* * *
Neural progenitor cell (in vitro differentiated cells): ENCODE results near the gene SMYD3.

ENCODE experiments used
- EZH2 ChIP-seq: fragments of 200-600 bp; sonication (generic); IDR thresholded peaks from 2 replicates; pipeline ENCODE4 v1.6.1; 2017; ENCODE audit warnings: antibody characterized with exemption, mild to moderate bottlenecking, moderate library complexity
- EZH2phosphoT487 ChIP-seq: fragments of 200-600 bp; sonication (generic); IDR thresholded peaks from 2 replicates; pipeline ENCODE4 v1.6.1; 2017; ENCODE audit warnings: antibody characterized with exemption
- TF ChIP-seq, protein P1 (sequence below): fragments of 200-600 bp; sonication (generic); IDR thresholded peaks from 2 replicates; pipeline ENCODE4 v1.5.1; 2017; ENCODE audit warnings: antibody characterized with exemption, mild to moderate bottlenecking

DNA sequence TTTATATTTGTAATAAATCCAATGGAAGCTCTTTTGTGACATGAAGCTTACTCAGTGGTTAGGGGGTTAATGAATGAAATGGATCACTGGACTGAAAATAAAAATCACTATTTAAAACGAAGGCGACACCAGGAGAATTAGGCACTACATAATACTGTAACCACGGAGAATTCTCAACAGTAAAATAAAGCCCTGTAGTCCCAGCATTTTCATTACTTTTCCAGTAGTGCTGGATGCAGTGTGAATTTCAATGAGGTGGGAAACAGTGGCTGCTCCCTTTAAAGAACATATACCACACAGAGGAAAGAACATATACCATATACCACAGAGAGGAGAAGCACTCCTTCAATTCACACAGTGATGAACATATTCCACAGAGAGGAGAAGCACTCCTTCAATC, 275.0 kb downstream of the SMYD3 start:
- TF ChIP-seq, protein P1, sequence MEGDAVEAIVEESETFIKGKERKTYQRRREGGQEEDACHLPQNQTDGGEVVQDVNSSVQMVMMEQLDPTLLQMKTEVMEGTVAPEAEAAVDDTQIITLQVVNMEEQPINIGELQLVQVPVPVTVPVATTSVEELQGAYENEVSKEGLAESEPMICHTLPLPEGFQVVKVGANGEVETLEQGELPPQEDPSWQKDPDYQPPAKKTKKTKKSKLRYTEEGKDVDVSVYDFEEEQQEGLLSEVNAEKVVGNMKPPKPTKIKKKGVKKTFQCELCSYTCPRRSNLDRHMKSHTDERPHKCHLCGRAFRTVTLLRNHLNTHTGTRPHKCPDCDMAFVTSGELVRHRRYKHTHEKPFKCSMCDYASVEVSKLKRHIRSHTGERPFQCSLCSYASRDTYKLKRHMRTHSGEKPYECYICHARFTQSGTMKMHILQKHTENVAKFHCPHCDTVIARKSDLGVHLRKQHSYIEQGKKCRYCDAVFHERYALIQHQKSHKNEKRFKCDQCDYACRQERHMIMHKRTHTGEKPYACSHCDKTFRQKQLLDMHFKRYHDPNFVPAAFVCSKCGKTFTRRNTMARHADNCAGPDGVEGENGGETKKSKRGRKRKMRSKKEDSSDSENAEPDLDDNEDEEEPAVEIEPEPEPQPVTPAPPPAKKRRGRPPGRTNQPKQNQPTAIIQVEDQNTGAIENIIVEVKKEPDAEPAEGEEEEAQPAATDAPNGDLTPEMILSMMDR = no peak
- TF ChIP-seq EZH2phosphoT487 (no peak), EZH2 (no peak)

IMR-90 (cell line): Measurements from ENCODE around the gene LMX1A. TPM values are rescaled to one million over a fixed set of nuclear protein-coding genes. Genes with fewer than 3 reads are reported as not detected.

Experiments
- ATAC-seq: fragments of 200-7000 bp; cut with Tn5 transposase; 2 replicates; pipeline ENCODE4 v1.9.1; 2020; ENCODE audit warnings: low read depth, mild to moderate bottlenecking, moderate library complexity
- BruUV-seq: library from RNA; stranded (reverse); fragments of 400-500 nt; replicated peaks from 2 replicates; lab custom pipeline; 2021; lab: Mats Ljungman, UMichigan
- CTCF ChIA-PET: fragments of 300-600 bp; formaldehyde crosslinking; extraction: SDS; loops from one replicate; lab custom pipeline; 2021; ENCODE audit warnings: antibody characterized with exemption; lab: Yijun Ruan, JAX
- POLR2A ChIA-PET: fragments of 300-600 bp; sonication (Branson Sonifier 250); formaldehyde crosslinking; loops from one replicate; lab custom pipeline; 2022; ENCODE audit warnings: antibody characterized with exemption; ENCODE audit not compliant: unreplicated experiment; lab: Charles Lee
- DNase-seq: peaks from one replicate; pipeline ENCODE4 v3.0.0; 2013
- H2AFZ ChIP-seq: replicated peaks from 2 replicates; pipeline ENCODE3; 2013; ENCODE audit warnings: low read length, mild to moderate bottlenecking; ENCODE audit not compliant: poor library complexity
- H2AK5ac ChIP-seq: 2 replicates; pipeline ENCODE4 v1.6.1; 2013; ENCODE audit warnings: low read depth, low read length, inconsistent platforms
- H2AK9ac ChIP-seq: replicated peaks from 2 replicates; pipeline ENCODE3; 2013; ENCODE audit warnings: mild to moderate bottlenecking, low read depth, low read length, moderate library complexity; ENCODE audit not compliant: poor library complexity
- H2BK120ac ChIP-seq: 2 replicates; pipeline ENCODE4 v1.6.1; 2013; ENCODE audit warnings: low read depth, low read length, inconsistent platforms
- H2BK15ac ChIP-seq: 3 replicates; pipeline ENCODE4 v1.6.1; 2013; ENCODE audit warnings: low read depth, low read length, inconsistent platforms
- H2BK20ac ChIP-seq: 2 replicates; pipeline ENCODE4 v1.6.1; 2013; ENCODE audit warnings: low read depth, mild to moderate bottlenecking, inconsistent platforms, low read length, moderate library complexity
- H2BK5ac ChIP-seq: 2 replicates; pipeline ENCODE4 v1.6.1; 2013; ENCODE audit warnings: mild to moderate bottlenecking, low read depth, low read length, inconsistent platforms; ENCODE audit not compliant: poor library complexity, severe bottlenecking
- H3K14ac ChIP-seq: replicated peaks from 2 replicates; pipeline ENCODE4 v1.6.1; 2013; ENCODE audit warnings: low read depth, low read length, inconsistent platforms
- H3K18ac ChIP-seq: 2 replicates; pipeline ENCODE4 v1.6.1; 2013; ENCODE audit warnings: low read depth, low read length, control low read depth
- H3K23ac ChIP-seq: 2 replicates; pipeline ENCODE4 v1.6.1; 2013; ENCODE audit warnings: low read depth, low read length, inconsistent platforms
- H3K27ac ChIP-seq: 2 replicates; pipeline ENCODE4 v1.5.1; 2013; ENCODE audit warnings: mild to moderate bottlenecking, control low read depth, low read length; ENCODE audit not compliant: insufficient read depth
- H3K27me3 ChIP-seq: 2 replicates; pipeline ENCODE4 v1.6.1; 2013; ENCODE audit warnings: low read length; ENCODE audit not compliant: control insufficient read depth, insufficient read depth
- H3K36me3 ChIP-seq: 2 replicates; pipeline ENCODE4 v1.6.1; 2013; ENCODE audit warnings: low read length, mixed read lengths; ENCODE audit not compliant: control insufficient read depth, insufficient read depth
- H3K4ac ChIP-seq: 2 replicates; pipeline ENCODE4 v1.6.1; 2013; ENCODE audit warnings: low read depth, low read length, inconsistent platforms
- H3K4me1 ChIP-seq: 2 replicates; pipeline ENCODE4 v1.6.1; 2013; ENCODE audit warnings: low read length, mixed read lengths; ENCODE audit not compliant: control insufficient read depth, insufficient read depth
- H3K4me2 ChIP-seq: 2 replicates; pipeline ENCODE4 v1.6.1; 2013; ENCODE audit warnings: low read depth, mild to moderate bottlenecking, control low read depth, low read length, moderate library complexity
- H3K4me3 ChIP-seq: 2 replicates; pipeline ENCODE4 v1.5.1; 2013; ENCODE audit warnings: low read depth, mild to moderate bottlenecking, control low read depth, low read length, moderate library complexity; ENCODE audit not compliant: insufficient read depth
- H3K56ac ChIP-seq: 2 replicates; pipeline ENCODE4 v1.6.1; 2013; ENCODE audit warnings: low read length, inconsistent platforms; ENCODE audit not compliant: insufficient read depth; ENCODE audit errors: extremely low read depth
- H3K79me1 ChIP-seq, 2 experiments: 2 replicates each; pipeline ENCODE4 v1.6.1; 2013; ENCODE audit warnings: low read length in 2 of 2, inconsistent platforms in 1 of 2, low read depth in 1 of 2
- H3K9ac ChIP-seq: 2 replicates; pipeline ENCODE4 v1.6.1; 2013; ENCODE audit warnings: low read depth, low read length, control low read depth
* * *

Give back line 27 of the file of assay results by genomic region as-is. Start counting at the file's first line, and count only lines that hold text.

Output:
- H3K27me3 ChIP-seq: 2 replicates; pipeline ENCODE4 v1.6.1; 2013; ENCODE audit warnings: low read length; ENCODE audit not compliant: control insufficient read depth, insufficient read depth